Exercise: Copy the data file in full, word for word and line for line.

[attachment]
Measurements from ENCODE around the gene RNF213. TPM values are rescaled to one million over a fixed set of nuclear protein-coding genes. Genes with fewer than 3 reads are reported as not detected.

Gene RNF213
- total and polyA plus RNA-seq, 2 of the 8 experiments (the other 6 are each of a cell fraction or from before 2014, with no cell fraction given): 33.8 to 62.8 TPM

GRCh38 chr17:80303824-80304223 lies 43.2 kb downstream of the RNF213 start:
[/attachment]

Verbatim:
Measurements from ENCODE around the gene RNF213. TPM values are rescaled to one million over a fixed set of nuclear protein-coding genes. Genes with fewer than 3 reads are reported as not detected.

Gene RNF213
- total and polyA plus RNA-seq, 2 of the 8 experiments (the other 6 are each of a cell fraction or from before 2014, with no cell fraction given): 33.8 to 62.8 TPM

GRCh38 chr17:80303824-80304223 lies 43.2 kb downstream of the RNF213 start: